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Zika virus

Zika is an infection spread mainly by mosquitoes found in parts of the Americas, the Caribbean, Africa and Asia. It can be harmful to pregnant women.

A Zika virus infection often has no symptoms. Some people get symptoms like a rash, high temperature, headache or muscle aches for a few days.

There's no treatment for a Zika virus infection. It usually gets better in about a week. Staying hydrated and taking painkillers can ease symptoms.

Zika virus is usually caught by being bitten by an infected mosquito. There's also a very small risk of it being passed on through sex.

You can reduce your risk of getting Zika virus by avoiding mosquito bites. For example, use insect repellent and sleep under a mosquito net.

Read more on the NHS website.

A Zika virus infection often has no symptoms. Some people get symptoms like a rash, high temperature, headache or muscle aches for a few days.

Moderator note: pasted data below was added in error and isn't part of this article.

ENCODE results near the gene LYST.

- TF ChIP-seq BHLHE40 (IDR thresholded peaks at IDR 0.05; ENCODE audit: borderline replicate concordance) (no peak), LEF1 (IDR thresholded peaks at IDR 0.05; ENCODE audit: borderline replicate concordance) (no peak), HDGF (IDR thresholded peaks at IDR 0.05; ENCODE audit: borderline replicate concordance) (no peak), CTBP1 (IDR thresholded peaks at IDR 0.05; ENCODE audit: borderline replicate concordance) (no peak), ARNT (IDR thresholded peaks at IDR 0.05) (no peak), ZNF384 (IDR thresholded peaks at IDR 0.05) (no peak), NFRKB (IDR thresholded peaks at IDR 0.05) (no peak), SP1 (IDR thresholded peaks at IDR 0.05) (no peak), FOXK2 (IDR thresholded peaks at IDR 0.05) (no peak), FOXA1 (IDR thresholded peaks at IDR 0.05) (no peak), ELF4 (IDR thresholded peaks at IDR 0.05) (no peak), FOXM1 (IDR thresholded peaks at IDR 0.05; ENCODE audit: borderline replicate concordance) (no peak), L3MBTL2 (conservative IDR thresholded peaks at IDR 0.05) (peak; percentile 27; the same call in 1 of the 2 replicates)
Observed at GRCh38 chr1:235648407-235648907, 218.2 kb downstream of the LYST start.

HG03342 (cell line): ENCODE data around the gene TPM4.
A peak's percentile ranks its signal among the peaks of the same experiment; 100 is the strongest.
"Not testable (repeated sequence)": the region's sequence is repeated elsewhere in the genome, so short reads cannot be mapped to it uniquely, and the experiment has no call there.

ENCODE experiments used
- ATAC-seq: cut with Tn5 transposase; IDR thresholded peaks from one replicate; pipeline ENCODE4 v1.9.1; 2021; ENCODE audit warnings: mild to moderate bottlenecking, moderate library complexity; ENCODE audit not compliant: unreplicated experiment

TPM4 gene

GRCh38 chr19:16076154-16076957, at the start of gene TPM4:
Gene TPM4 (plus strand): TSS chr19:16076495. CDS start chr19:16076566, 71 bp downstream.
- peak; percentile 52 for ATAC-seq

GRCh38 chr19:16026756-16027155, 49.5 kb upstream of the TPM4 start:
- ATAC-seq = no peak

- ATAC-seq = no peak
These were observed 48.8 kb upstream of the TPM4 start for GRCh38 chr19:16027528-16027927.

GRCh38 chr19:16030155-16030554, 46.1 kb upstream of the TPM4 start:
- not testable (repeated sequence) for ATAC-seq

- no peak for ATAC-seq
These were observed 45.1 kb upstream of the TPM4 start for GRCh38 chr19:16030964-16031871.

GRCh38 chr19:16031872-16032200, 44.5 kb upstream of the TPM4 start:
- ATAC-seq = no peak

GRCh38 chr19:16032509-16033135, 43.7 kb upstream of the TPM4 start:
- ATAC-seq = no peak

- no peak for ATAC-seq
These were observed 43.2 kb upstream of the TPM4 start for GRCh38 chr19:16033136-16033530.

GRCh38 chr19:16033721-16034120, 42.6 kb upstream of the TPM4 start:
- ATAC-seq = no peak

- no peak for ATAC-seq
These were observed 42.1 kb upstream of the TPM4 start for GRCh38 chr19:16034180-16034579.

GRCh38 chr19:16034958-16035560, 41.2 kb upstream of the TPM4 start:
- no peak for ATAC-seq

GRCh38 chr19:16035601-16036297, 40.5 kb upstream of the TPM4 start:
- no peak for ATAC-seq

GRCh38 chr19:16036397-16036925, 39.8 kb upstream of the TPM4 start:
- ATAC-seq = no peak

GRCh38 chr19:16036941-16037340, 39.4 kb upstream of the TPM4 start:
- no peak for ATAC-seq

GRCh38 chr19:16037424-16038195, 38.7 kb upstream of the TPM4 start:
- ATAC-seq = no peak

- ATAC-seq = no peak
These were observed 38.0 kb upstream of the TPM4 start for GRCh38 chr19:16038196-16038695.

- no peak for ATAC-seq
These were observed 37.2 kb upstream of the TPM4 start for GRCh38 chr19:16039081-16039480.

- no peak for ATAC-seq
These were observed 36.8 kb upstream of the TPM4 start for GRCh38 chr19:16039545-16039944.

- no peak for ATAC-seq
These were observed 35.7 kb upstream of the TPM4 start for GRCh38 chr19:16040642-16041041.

Symptoms of Zika virus infection

Most people have minimal symptoms or no symptoms. If symptoms do occur, they're usually mild and last around 2 to 7 days.

Commonly reported symptoms include:

Read more on the NHS website.

There's no treatment for a Zika virus infection. It usually gets better in about a week. Staying hydrated and taking painkillers can ease symptoms.

Medical treatments

There's no specific treatment for Zika virus symptoms. Drinking plenty of water and taking paracetamol may help relieve symptoms.

If you feel unwell after returning from a country that has malaria, as well as having a risk of Zika virus transmission, you should seek urgent (same day) advice to help rule out a malaria diagnosis.

If you remain unwell and malaria has been shown not to be the cause, seek medical advice.

Read more on the NHS website.

You can reduce your risk of getting Zika virus by avoiding mosquito bites. For example, use insect repellent and sleep under a mosquito net.

Read more on the NHS website.

Zika virus is usually caught by being bitten by an infected mosquito. There's also a very small risk of it being passed on through sex.

Read more on the NHS website.